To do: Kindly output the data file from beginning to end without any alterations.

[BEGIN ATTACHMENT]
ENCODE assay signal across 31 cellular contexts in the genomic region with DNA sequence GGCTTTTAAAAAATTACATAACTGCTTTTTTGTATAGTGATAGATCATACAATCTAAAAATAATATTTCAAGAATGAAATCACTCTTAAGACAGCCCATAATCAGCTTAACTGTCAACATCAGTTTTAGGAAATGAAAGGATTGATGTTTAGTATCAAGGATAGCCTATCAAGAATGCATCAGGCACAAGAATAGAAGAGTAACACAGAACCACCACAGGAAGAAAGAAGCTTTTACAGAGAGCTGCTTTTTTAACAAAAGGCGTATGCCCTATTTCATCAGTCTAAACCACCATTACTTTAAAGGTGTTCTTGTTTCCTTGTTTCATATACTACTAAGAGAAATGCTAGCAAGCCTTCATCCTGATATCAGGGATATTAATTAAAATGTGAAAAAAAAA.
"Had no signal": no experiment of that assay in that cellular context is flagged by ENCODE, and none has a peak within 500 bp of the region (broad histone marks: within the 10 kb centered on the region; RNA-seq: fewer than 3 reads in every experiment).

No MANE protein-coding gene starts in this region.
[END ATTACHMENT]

ENCODE assay signal across 31 cellular contexts in the genomic region with DNA sequence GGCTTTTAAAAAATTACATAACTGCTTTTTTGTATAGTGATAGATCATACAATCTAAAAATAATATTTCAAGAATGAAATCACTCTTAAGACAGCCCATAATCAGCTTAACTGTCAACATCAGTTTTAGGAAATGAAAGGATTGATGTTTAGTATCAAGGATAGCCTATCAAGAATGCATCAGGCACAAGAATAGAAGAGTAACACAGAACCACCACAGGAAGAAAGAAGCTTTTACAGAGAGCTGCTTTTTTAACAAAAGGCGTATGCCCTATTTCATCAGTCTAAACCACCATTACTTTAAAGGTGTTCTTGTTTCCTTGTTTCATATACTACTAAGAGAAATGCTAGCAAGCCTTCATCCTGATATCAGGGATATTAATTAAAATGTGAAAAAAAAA.
"Had no signal": no experiment of that assay in that cellular context is flagged by ENCODE, and none has a peak within 500 bp of the region (broad histone marks: within the 10 kb centered on the region; RNA-seq: fewer than 3 reads in every experiment).

No MANE protein-coding gene starts in this region.